Marie Montant

Marie Montant
pas labex
pas Eurias

dates de séjour

01/09/2021 - 15/03/2022

discipline

Sciences du langage et linguistique
Neurosciences et sciences cognitives

Fonction d’origine

Maître de conférences

Institution d’origine

Aix-Marseille Université

pays d'origine

France

projet de recherche

Language evolution from a non-anthropocentric perspective: a transdisciplinary approach for a new paradigm

In cognitive sciences, human language evolution is often addressed from a strictly humancentered perspective. That is, most studies in cognitive psychology and neurosciences that compare human to non-human animals focus on specific human cognitive components (e.g. syntax) or human neuroanatomical structures (e.g. the depth of a particular sulcus). Unsurprisingly, these human components and structures are either underdeveloped or missing in non-human animals. These absent or poorly developed properties are classically considered as partially responsible for the difference in complexity between human language and other animal communication systems, and are presented as potential “human-unique” features (the so-called “human uniqueness”). 

 

A major caveat in human-centered comparisons consists in assuming (non-explicitly) that nonhuman cognitive architectures must resemble human cognitive architecture, in parts or as a whole. Such an assumption could hold: 1) if human and nonhuman cognitive architectures had followed similar evolutionary paths and were adapted to comparable environmental, social and biological constraints, and 2) if the cognitive architecture of each species was a construction made of independent (non-interacting) cognitive components that are not sensitive to developmental and phylogenic interactive factors.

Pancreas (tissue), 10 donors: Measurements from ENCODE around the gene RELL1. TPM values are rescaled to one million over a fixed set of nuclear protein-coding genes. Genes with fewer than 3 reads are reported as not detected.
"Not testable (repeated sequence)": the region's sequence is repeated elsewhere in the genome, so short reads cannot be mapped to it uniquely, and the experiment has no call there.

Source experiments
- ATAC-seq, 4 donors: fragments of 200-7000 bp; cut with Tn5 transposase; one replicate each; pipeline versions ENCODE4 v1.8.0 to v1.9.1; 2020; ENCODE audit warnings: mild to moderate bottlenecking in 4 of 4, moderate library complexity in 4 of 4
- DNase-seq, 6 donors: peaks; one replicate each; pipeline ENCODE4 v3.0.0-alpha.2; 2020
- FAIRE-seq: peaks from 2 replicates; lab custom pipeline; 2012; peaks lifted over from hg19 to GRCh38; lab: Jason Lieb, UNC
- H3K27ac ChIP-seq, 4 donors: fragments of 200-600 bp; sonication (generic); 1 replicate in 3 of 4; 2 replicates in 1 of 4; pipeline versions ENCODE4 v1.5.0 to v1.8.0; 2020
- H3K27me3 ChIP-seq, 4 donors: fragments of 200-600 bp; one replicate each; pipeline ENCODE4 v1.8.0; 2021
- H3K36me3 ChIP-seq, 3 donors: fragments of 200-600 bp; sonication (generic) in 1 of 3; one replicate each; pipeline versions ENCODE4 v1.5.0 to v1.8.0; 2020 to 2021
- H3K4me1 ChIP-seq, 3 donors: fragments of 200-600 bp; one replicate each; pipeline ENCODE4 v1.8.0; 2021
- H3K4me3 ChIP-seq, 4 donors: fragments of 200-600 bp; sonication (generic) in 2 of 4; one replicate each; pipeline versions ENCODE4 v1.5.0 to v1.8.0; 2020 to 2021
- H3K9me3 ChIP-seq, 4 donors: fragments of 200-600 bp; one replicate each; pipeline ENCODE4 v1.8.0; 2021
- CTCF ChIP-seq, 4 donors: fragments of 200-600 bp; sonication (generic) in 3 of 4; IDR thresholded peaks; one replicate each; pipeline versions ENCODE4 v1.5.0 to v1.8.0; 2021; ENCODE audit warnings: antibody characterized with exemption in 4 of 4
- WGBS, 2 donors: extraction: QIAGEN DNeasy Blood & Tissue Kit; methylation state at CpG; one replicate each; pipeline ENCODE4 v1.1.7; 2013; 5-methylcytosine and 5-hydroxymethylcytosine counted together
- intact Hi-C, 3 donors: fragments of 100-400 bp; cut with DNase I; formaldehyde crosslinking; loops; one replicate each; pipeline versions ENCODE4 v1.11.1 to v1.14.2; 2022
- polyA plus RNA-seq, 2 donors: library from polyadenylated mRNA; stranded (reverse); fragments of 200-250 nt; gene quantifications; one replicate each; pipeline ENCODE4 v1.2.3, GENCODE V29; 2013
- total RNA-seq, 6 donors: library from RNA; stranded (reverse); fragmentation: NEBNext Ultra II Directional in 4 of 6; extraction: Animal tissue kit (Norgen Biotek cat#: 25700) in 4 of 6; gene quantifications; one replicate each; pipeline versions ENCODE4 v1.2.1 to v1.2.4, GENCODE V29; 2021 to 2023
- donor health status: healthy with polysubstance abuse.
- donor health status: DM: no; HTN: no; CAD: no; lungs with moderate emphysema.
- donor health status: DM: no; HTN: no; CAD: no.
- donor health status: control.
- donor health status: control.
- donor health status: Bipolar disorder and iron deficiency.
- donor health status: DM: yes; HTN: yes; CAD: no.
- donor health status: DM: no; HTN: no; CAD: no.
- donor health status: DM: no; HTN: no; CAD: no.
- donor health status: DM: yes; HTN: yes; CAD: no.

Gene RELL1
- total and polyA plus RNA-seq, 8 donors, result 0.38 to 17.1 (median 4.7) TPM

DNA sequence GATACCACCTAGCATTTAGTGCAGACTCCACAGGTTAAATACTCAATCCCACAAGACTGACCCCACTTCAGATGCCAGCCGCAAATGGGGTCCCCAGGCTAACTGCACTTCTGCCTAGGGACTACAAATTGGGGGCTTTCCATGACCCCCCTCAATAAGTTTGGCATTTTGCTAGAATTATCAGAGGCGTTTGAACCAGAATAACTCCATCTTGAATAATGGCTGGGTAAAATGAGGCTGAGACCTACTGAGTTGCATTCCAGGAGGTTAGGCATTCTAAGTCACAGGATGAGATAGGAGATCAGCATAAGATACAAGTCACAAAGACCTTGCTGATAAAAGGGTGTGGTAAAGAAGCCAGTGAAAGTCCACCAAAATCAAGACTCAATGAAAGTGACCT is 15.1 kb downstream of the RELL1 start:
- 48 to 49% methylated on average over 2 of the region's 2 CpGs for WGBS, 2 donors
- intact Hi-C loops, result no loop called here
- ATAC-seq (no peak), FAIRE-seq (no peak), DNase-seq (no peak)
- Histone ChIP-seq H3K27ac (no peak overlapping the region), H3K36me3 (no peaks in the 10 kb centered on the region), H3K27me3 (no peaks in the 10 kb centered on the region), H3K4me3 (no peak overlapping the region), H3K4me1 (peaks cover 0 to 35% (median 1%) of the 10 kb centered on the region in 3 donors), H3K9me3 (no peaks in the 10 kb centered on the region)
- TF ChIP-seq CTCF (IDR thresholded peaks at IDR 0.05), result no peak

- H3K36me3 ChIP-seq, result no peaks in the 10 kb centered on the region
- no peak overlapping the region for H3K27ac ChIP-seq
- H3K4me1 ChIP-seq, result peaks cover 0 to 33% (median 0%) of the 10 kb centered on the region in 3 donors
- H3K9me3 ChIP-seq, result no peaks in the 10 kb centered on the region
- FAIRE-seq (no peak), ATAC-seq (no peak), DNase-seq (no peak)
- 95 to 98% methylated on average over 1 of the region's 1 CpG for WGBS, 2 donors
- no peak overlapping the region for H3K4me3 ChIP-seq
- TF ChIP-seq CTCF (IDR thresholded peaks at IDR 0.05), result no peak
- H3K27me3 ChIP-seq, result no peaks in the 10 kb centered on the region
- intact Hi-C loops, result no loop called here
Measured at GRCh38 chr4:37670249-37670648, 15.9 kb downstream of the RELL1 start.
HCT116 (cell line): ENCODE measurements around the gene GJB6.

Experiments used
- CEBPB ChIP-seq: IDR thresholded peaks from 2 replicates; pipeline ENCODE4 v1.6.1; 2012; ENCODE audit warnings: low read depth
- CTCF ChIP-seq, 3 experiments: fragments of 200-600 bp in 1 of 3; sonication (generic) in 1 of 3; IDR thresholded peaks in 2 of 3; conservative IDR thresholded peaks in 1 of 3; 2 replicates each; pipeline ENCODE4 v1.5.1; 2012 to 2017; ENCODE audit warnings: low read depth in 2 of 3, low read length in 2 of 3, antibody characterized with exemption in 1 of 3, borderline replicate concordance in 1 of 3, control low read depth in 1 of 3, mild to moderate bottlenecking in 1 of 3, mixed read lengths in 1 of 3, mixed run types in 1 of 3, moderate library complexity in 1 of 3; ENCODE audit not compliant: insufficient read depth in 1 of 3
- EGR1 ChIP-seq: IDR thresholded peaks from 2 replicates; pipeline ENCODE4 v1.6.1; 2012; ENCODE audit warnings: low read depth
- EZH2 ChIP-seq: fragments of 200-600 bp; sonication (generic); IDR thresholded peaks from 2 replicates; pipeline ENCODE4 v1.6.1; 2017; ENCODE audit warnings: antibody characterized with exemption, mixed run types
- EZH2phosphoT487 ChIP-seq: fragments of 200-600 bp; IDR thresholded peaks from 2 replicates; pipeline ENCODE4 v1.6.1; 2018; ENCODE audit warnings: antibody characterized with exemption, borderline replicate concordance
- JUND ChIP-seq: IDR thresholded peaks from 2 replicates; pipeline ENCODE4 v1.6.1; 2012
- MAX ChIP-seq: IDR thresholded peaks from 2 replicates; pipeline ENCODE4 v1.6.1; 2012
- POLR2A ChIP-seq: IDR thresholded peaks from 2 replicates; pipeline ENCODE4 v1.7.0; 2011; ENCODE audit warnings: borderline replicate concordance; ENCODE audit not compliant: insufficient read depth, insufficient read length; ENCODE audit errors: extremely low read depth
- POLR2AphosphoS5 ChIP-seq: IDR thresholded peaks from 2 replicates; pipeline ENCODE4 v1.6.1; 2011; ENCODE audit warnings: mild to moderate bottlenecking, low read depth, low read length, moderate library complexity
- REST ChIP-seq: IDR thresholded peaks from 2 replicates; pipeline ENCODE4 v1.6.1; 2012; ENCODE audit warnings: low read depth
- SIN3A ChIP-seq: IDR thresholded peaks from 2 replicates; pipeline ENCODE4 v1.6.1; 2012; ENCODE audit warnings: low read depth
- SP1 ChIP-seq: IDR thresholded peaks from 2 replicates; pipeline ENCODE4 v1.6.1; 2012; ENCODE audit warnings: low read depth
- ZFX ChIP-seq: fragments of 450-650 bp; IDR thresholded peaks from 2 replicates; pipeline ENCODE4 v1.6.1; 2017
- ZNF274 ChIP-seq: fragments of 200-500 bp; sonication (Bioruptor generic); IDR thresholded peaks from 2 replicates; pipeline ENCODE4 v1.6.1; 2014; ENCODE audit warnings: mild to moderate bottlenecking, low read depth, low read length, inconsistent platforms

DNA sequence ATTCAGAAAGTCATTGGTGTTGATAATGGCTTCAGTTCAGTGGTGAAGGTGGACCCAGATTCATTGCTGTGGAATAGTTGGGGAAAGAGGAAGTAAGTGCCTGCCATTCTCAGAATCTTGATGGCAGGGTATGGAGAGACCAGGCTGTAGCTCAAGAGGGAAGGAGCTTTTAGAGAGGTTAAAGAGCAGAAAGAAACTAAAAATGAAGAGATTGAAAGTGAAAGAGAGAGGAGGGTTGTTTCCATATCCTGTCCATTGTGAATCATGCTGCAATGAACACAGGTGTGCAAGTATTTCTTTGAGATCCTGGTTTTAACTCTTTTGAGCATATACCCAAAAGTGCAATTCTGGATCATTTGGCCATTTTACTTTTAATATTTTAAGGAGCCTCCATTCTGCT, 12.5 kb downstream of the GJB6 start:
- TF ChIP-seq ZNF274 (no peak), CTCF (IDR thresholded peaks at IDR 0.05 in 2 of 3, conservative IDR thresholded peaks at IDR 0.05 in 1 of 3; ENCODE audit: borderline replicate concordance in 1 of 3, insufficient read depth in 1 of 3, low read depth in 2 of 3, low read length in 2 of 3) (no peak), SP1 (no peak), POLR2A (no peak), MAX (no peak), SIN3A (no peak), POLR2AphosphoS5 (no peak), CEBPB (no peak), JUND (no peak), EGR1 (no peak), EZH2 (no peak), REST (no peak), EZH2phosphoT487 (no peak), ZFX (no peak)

Given that every species has a unique history leading to a unique cognitive architecture, it seems like a vain enterprise to search for humanspecific components in nonhuman animals. Similarly, trying to prove the absence of humanspecific components in nonhuman architectures does not make much sense either. Because it is no longer sustainable to consider humans as the normative species to which non-human animals should be compared, I would like to develop an alternative paradigm. To specify this paradigm, I suggest two lines of research. 

 

First, I propose to examine the background of the human language function, namely the inherited domain-general elements of “the machinery required to master human language” (Saffran and Thiessen, 2008), that we share with other species, in particular primates. Second, I propose to investigate the nature of complexity in the communication systems of distant species (like cetaceans) by looking at their Umwelten and Umgebung (von Uexküll, 1956).